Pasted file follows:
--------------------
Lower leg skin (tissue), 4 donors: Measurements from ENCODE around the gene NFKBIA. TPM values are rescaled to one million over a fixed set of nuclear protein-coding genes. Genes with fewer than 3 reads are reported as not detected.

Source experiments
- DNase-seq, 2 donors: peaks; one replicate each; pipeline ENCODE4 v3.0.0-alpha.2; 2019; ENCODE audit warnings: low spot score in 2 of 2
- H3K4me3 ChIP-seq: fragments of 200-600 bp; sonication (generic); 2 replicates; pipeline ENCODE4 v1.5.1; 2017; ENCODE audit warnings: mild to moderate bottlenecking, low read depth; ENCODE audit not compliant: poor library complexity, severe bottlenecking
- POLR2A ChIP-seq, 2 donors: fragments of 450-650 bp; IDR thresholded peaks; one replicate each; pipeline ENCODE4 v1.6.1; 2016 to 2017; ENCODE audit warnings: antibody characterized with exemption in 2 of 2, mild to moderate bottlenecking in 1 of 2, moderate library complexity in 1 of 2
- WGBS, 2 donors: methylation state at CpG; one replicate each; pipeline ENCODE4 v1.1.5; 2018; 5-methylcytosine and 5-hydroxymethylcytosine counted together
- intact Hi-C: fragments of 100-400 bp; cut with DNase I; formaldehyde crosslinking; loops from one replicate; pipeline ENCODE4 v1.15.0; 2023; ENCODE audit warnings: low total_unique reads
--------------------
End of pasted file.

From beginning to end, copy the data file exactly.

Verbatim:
Lower leg skin (tissue), 4 donors: Measurements from ENCODE around the gene NFKBIA. TPM values are rescaled to one million over a fixed set of nuclear protein-coding genes. Genes with fewer than 3 reads are reported as not detected.

Source experiments
- DNase-seq, 2 donors: peaks; one replicate each; pipeline ENCODE4 v3.0.0-alpha.2; 2019; ENCODE audit warnings: low spot score in 2 of 2
- H3K4me3 ChIP-seq: fragments of 200-600 bp; sonication (generic); 2 replicates; pipeline ENCODE4 v1.5.1; 2017; ENCODE audit warnings: mild to moderate bottlenecking, low read depth; ENCODE audit not compliant: poor library complexity, severe bottlenecking
- POLR2A ChIP-seq, 2 donors: fragments of 450-650 bp; IDR thresholded peaks; one replicate each; pipeline ENCODE4 v1.6.1; 2016 to 2017; ENCODE audit warnings: antibody characterized with exemption in 2 of 2, mild to moderate bottlenecking in 1 of 2, moderate library complexity in 1 of 2
- WGBS, 2 donors: methylation state at CpG; one replicate each; pipeline ENCODE4 v1.1.5; 2018; 5-methylcytosine and 5-hydroxymethylcytosine counted together
- intact Hi-C: fragments of 100-400 bp; cut with DNase I; formaldehyde crosslinking; loops from one replicate; pipeline ENCODE4 v1.15.0; 2023; ENCODE audit warnings: low total_unique reads